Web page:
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Supreme Court wrestles again with post-conviction waivers

Allison Retka//October 18, 2011

Supreme Court wrestles again with post-conviction waivers

Allison Retka//October 18, 2011

After skirting the issue in a previous case, the Missouri Supreme Court more directly probed the constitutional “can of worms” opened up by waivers of post-conviction relief by criminal defendants.

During oral arguments Tuesday, Judge Patricia Breckenridge asked if the waivers are a “trend” that can as easily be phased out as they were phased in. Prosecutors and defense counsel hammered out decades of plea deals without these types of waivers, she pointed out.

“Someone came up with the idea, and people started doing them,” she said. “It certainly adds a lot of issues and the potential for a lot of hearings on issues such as actual conflict and potential conflict that haven’t been a part” of the process, she said.

Earlier this year, the Supreme Court had another chance to weigh in on the waivers in Clarence Burgess v. State of Missouri, but the court decided the case without saying whether the waivers are valid.

In a pair of St. Louis County cases before the high court last week, the judges directly wrestled with the ethical pitfalls of the waivers, which defense attorneys say force them to advise clients on their own potential mistakes.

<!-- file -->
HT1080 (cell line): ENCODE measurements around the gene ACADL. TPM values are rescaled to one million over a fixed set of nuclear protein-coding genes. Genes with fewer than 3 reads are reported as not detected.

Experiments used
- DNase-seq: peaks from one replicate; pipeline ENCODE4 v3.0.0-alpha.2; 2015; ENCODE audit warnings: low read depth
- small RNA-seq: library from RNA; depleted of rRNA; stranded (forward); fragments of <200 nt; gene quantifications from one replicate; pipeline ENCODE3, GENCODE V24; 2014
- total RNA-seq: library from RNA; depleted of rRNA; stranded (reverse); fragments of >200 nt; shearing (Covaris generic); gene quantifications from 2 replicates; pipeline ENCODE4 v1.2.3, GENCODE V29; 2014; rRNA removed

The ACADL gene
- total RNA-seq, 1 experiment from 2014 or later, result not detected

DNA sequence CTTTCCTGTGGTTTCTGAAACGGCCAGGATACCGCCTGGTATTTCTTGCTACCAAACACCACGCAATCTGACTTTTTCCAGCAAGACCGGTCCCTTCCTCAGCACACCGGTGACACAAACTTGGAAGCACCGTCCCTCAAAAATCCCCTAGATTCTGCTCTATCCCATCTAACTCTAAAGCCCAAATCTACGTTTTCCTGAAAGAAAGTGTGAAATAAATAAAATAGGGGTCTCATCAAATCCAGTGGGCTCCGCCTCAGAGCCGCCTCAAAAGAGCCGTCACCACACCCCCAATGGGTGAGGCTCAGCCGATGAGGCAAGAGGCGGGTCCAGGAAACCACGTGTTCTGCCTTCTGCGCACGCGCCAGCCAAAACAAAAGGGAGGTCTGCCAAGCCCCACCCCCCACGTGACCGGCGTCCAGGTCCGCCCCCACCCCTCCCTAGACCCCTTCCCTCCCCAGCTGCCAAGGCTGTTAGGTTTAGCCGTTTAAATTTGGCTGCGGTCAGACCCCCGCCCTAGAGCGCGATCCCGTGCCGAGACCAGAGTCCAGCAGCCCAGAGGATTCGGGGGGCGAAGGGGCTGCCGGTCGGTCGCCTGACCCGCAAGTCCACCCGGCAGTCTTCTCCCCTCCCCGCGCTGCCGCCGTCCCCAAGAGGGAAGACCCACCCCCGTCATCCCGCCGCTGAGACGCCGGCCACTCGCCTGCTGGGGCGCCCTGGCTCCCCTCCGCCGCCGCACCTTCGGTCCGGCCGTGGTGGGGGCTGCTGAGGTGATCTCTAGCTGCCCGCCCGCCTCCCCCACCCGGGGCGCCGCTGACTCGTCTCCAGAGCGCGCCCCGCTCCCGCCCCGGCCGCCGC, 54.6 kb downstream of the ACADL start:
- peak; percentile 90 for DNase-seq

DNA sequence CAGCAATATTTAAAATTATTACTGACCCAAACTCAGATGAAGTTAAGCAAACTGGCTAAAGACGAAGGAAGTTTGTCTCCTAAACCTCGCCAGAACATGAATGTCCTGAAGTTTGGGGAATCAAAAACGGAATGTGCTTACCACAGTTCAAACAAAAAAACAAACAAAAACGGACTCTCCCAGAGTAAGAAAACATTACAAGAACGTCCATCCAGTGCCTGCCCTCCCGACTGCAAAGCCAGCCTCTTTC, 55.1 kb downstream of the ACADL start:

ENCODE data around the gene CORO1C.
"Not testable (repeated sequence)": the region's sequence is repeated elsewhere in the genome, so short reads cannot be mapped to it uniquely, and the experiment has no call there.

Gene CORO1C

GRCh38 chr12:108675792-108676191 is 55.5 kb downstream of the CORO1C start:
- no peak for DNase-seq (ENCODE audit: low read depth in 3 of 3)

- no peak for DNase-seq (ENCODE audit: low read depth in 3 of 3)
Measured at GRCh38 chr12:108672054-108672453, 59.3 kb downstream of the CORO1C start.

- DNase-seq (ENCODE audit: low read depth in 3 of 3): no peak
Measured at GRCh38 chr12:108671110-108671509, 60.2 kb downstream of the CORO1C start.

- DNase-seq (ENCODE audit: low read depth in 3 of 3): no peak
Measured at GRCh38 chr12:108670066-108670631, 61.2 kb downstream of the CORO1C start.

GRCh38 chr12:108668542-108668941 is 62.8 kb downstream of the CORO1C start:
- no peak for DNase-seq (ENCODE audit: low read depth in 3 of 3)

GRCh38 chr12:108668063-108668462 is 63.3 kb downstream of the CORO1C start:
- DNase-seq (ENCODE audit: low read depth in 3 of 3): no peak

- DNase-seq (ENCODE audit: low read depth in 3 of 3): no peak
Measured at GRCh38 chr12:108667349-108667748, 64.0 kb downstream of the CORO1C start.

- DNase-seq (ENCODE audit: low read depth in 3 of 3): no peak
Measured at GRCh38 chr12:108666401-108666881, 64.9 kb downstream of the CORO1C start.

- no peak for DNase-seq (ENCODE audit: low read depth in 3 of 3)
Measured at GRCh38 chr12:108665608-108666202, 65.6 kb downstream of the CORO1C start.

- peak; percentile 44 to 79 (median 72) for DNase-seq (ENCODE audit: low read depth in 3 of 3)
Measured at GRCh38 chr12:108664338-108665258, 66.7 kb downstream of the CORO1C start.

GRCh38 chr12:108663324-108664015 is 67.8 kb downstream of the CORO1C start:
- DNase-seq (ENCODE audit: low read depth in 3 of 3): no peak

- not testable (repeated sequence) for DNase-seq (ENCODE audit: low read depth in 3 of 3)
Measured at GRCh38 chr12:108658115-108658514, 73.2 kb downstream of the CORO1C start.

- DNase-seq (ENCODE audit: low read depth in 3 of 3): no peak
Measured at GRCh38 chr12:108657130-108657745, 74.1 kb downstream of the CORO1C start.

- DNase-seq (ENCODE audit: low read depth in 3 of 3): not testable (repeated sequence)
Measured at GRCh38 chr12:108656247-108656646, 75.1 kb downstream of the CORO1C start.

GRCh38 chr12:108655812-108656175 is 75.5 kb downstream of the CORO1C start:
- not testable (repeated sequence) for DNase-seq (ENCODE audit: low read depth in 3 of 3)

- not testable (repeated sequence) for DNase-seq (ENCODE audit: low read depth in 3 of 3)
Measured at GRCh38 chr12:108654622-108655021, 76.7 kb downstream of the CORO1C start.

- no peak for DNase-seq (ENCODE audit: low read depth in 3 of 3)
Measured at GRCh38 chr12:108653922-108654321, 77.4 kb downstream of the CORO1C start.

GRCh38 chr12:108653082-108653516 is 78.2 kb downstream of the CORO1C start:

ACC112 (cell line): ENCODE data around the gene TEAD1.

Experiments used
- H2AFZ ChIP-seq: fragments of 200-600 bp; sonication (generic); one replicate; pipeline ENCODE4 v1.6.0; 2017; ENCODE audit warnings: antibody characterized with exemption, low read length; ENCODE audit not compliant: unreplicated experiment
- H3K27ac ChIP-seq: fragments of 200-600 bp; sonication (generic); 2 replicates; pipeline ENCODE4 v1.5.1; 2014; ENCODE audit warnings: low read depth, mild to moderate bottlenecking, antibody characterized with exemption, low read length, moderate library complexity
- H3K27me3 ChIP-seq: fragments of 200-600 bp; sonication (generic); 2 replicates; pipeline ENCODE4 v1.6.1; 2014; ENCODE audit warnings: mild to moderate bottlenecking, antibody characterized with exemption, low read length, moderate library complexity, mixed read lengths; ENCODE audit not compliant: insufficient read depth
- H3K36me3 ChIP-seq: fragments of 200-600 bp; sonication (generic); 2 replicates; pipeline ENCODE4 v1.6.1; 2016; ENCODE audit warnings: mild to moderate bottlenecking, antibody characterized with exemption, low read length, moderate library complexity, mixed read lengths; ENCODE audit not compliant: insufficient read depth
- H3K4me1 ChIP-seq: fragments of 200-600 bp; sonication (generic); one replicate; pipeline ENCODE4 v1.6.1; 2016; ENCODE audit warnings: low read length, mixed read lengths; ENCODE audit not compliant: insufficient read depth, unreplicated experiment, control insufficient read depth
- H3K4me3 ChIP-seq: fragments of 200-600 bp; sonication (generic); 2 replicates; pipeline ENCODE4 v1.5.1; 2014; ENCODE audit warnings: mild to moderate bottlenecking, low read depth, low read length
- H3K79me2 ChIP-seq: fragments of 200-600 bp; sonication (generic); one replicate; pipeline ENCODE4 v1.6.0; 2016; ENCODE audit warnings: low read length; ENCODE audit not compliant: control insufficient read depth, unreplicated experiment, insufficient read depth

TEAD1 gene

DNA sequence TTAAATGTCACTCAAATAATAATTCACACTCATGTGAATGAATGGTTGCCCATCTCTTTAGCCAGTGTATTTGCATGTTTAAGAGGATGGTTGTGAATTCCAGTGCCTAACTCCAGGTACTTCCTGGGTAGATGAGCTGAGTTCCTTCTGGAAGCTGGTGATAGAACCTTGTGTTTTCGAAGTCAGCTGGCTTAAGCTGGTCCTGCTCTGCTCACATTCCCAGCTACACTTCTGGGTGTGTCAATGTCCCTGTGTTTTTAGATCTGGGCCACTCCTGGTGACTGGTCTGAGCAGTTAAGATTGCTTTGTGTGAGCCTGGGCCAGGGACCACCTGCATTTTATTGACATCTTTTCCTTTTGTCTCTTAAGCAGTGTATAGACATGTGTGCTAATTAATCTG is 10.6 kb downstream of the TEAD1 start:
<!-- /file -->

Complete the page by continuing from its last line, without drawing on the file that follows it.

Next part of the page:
“Lawyers make mistakes,” said Scott Thompson, a public defender who argued both cases. “I’ve got a note on my arguments here to button my jacket because I’ve stained my shirt today.

“If an attorney is truly inefficient, he or she may not know it. Trial counsel … doesn’t know what he doesn’t know. If he has gone and made mistakes as to the law or the range of punishment or parole, he can’t give intelligent advice to his client [about that].

Jayne Woods, an assistant attorney general, argued that defense attorneys can advise clients on waivers of post-conviction relief as long as they don’t assess their own performances as attorneys.

“It steps into actual conflict when [the lawyer] says, ‘This is what you’re waiving, but you don’t have to worry about it because I didn’t do anything wrong,’” Woods said.

Tuesday’s cases were Lester Krupp Jr. v. State of Missouri, SC91613, and Willie E. Cooper v. State of Missouri, SC91695.

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